The very existence of these training endeavors reflected a mixed set of motivations on the part of the organizers, who were mostly white, well-off volunteers. These volunteers tended to conflate living in an urban area with living in poverty, and to assume that people living in these conditions were not white, and that all such people could be lumped together under the heading of “disadvantaged.” They imagined that learning to code would provide a straightforward path out of poverty for these participants. But their thinking demonstrated little understanding of the obstacles imposed by centuries of enslavement, unpaid labor, Jim Crow violence, pay discrimination, and segregated and unequal education, health care, and housing. Largely with their own interests in mind, they looked to these upskilling programs as a panacea for racial inequality and the social instability it fueled. A group from a Delaware ACM chapter, a conference report suggested, believed that “in these days of urban crisis, the data processing industry offers a unique opportunity to the disadvantaged to become involved in the mainstream of the American way of life.”  

If success is defined as getting a steadily increasing number of Black and Hispanic men and women good jobs in the computing profession—and, by extension, giving them opportunities to shape and inform the technologies that would remake the world—then these programs failed. As the scholar Arvid Nelsen observed, while some volunteers “may have been focused on the needs and desires of the communities themselves,” others were merely seeking a Band-Aid for “civil unrest.” Meanwhile, Nelsen notes, businesses benefited from “a source of inexpensive workers with much more limited power.” In short, training people to code didn’t mean they would secure better, higher-­paying, more stable jobs—it just meant that there was a larger pool of possible entry-level employees who would drive down labor costs for the growing computer industry.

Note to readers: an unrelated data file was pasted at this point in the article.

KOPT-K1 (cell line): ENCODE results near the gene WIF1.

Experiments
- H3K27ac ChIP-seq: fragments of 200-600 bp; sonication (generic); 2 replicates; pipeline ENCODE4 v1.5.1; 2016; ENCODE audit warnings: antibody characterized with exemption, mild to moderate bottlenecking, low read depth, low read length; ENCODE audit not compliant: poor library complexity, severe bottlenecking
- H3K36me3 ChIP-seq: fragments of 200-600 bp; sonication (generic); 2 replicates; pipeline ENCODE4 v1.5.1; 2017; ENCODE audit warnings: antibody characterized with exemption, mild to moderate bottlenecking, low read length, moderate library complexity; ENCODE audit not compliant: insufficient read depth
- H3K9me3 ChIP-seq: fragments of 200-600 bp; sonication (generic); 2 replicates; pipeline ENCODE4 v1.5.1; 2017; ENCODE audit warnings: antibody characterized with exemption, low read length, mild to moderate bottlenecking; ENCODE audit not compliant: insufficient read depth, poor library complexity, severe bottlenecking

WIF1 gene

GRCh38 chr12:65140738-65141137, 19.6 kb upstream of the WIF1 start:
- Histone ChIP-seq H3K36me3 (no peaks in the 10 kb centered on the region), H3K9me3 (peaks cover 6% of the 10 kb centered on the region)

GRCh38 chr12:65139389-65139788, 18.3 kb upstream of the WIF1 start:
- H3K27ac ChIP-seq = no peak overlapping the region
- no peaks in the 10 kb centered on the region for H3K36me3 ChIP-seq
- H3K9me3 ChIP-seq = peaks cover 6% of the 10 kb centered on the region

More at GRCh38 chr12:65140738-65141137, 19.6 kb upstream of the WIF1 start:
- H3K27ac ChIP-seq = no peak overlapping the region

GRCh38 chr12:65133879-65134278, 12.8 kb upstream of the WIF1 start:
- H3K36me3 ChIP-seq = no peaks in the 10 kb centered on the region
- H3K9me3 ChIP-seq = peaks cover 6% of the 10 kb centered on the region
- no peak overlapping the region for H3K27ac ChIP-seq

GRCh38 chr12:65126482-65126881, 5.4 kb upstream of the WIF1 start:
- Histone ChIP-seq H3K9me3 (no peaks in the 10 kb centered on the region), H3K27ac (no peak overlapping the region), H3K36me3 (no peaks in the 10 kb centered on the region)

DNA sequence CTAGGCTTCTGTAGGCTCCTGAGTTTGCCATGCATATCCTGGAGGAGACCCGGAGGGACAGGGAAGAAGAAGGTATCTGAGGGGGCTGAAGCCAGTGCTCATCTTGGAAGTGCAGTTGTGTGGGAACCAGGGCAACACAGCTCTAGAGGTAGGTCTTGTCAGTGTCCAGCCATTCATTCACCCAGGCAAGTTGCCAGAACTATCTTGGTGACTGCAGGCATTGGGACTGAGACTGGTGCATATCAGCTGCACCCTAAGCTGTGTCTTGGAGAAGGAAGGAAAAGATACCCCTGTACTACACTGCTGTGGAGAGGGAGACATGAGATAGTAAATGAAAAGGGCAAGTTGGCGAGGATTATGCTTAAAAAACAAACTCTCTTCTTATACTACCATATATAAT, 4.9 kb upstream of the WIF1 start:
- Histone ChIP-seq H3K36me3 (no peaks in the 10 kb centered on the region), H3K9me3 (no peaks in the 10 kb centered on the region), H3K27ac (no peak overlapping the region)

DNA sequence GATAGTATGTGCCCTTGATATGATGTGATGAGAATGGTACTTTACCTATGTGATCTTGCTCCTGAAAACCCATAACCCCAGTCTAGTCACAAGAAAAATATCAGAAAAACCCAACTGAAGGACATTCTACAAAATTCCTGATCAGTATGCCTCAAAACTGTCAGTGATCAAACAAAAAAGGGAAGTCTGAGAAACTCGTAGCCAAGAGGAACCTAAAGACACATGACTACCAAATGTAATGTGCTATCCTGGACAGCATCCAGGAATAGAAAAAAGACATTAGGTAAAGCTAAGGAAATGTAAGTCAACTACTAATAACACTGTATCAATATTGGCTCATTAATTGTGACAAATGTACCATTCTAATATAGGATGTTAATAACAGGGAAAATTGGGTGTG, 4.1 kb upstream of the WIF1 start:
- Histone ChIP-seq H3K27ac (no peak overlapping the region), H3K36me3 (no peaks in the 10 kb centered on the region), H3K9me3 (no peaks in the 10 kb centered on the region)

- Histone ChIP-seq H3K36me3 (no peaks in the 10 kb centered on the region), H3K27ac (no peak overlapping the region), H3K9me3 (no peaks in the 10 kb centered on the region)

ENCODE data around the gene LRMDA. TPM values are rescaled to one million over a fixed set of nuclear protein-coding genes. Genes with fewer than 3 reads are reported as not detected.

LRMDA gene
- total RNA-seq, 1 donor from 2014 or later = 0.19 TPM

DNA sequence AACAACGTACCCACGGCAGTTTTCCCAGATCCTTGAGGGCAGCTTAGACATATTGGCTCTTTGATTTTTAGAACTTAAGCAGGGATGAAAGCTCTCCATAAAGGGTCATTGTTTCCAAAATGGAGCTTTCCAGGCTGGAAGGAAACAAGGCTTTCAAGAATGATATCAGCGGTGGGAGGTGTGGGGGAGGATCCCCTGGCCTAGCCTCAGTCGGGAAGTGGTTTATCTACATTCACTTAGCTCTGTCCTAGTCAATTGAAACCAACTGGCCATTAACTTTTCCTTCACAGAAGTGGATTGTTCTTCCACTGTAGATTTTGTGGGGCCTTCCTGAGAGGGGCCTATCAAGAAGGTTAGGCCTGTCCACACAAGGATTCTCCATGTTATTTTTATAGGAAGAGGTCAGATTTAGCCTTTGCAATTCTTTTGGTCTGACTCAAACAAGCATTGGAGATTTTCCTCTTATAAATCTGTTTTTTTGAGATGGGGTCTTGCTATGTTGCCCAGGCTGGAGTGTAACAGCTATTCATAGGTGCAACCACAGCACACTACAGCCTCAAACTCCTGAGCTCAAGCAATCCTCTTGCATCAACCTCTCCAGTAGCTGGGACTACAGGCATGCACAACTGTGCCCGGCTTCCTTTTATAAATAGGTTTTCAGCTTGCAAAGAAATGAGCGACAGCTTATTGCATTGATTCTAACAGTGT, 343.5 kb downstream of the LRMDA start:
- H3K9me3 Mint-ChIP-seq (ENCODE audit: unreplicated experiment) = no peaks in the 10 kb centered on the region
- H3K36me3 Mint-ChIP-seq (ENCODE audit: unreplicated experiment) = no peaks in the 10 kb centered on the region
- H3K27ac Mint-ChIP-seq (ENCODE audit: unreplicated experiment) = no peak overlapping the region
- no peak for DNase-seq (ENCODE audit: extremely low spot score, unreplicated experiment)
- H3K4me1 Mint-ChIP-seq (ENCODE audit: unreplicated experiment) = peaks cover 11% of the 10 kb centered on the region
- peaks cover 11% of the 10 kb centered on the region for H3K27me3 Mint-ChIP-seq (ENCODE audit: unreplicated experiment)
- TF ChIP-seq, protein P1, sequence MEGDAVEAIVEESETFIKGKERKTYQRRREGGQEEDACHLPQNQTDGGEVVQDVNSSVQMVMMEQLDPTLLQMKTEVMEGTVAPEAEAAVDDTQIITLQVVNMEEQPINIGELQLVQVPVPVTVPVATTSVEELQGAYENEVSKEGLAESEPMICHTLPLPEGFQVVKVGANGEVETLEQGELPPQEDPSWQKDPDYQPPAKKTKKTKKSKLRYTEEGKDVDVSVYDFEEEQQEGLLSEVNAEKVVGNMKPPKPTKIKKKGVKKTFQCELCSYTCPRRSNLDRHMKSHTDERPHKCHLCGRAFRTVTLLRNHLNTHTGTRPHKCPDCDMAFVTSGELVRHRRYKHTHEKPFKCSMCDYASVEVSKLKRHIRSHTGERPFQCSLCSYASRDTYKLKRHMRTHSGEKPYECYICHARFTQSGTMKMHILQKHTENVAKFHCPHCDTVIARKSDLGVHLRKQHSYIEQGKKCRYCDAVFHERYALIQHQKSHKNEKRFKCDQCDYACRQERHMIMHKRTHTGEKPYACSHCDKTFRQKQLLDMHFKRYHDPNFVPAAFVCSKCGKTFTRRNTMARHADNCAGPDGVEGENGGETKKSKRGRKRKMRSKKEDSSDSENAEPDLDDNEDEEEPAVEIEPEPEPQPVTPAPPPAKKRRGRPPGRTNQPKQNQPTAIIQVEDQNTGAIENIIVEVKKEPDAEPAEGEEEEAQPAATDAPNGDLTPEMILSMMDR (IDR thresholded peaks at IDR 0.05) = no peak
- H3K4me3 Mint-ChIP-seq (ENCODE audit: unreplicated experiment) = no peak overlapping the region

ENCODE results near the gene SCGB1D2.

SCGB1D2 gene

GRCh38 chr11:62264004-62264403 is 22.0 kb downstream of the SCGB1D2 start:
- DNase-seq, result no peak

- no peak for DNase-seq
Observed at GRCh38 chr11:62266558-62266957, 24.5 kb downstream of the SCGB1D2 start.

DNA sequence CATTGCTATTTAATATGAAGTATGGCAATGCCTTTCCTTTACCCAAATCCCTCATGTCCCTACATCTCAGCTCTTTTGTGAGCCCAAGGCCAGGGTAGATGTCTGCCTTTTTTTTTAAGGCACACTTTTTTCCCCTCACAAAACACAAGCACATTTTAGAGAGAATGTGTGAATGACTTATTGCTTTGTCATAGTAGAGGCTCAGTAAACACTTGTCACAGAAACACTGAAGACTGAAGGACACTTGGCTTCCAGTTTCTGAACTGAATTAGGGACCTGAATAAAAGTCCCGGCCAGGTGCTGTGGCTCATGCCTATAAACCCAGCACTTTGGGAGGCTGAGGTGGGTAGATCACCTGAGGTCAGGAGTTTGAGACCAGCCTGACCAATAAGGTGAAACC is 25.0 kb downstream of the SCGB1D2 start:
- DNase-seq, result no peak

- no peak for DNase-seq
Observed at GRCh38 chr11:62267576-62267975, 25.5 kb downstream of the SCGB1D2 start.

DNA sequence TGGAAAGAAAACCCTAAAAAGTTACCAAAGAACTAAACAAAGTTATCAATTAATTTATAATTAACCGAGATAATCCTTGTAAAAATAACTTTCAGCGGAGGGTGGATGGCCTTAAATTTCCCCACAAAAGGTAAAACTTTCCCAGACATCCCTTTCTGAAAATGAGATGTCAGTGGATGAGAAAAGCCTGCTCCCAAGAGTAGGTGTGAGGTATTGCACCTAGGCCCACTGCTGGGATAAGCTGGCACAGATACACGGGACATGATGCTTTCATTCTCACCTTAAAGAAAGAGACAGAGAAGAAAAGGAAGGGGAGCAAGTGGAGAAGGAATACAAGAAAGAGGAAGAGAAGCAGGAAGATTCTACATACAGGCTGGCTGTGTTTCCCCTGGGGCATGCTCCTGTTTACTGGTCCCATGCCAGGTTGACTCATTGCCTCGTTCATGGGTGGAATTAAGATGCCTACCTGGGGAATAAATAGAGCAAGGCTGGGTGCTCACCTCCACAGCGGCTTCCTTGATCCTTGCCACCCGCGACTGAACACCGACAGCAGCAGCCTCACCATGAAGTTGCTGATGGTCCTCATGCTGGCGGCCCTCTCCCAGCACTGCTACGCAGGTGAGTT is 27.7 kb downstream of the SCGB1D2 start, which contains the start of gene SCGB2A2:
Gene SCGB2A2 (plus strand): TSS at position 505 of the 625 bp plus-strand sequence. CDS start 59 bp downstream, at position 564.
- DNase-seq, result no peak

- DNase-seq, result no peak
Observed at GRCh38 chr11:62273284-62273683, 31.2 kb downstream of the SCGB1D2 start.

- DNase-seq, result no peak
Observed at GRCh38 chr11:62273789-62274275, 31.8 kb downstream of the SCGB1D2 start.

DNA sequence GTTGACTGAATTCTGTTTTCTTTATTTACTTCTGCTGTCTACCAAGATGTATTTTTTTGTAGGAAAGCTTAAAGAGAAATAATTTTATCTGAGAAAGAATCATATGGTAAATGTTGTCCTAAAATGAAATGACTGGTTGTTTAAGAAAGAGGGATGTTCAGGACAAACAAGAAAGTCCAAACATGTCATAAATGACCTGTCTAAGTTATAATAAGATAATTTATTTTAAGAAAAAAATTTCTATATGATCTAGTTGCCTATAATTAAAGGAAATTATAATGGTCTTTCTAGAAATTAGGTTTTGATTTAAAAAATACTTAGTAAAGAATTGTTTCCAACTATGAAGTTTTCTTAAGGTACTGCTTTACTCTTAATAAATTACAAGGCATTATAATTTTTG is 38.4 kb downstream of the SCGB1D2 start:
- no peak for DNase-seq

In fact, observers identified the shortcomings of these efforts even at the time. Walter DeLegall, a Black computing professional at Columbia University, declared in 1969 that the “magic of data processing training” was no magic bullet, and that quick-fix training programs mirrored the deficiencies of American public education for Black and Spanish-speaking students. He questioned the motivation behind them, suggesting that they were sometimes organized for “commercial reasons or simply to de-fuse and dissipate the burgeoning discontent of these communities” rather than to promote equity and justice.

The Algebra Project